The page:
Posts Tagged empathy

Gender and empathy: Men shouldn’t need to “imagine if it were your wife/daughter/mother”

Stassa Edwards, a new mother of a baby boy, has a really great piece on rape culture and how we teach our sons about consent. She notes that after reading about the Steubenville case, she asked herself for the first time, “How do I prevent my son from becoming a rapist?” And decided the answer is not as simple as we hope.

Like Stassa, when I watched that horrible video leaked by Anonymous of former Steubenville athlete Michael Nodianos joking about the assault, I was struck by the lone voice of a guy off-screen who repeatedly tries to make his peers recognize that they are talking about rape, and that rape is wrong. It is heartbreaking to hear him keep ...

Stassa Edwards, a new mother of a baby boy, has a really great piece on rape culture and how we teach our sons about consent. She notes that after reading about the Steubenville case, she ...

The Wednesday Weigh-In: How are we doing in the aftermath of Sandy Hook?

Today’s post is technically more of a check-in than a weigh-in. But I hope in light of recent events you’ll forgive my semantic oversight.

We’ve covered the Sandy Hook shooting with heavy hearts.

Today, the Daily Beast and others are pointing out that our responses to the shooting have been gendered. A recent survey by the Pew Research Center for the People & the Press, for example, found that women are more likely than men to view the shootings as reflecting broader societal problems in American society, by 54% to 37%. In contrast, men express the opposite view: 51% say that shootings like this “are just the isolated acts of troubled individuals.”

While many of us ...

Today’s post is technically more of a check-in than a weigh-in. But I hope in light of recent events you’ll forgive my semantic oversight.

We’ve covered the Sandy Hook shooting with heavy ...

The Academic Feminist Goes Global: A Conversation with Carolyn Pedwell

In this month’s column, our travels in academic feminism take us to the UK for a conversation with Carolyn Pedwell, a Lecturer in Media and Cultural Studies at Newcastle University. The conversation explores how a transnational approach to feminist theory can uncover erasures of women’s experiences, and asks what happens when the current culture of commodification puts a price on everything – including empathy.

1)   You are the first “Academic Feminist”  located in the UK, which is also my academic home. You are also originally from this side of the Atlantic (born in Canada), and have recently published a chapter in a book on travels in feminist theory.  How has your transatlantic experience influenced your work?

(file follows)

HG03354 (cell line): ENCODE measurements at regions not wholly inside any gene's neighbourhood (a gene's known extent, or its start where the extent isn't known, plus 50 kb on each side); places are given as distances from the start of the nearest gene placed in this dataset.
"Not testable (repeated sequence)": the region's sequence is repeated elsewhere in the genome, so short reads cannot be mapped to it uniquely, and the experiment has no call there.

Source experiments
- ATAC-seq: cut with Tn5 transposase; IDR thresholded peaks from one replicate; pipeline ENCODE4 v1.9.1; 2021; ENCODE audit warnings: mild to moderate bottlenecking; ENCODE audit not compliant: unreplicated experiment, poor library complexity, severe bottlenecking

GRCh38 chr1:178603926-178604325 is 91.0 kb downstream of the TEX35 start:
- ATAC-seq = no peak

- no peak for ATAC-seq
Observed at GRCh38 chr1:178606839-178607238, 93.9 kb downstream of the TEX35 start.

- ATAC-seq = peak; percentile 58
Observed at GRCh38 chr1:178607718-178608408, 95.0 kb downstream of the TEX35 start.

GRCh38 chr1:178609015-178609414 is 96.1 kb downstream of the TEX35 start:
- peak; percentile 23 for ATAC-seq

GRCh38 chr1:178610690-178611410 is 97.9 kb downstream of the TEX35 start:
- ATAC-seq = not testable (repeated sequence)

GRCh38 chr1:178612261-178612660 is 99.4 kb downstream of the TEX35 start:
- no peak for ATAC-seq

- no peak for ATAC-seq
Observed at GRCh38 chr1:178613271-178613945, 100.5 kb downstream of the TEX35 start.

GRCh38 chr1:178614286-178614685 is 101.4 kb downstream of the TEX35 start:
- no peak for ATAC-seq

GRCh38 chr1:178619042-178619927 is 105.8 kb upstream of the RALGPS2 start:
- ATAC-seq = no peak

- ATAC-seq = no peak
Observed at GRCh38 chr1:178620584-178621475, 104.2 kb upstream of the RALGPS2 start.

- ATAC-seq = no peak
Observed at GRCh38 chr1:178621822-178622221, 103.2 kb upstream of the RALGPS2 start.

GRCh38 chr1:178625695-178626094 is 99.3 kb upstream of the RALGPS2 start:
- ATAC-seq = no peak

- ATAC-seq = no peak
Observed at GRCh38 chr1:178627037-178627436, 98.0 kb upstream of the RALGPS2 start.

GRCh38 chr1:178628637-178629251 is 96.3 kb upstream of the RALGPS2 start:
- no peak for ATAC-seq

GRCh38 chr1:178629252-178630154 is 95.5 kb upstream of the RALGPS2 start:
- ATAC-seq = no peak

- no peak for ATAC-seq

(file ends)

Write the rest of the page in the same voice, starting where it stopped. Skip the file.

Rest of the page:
Crossing borders and boundaries ...

In this month’s column, our travels in academic feminism take us to the UK for a conversation with Carolyn Pedwell, a Lecturer in Media and Cultural Studies at Newcastle University. The conversation explores how a

There is no right way to hate your body

This weekend, I had the great honour of speaking on a panel with the incredible Hanne Blank and the estimable Therese Shechter.

We were there – at Momentum – to talk about sex and body image online, and our panel was what Hanne called a confetti conversation: we threw a bunch of bright and diverse but related ideas up in the air and watched them float around the room.

Therese spoke about how online spaces are often the only place where you can  find fat bodies being publicly sexual in a way that is depicted as good and desirable and sexy. I spoke about the privilege that I enjoy when I write about body image, and how I ...

This weekend, I had the great honour of speaking on a panel with the incredible Hanne Blank and the estimable Therese Shechter.

We were there – at Momentum – to talk about sex and body ...

Study shows rich people are less ethical

It’s pretty funny to see the headline “Wealthy More Likely to Lie, Cheat: Researchers” on a news site owned by and named after the very wealthy Mike Bloomberg. Who knew Bloomberg was so self-critical and introspective?

New research, written up in Proceedings of the National Academy of Sciences, attempts to answer the question “are society’s most noble actors found within society’s nobility?” And the answer found is no. The pursuit of self-interest is a “fundamental motive among society’s elite, and the increased want associated with greater wealth and status can promote wrongdoing,” The Bloomberg article reports that the study found the “wealthy were more likely to break the law while driving, take candy from children, lie in negotiation, cheat to ...

It’s pretty funny to see the headline “Wealthy More Likely to Lie, Cheat: Researchers” on a news site owned by and named after the very wealthy Mike Bloomberg. Who knew Bloomberg was so self-critical and introspective?

New ...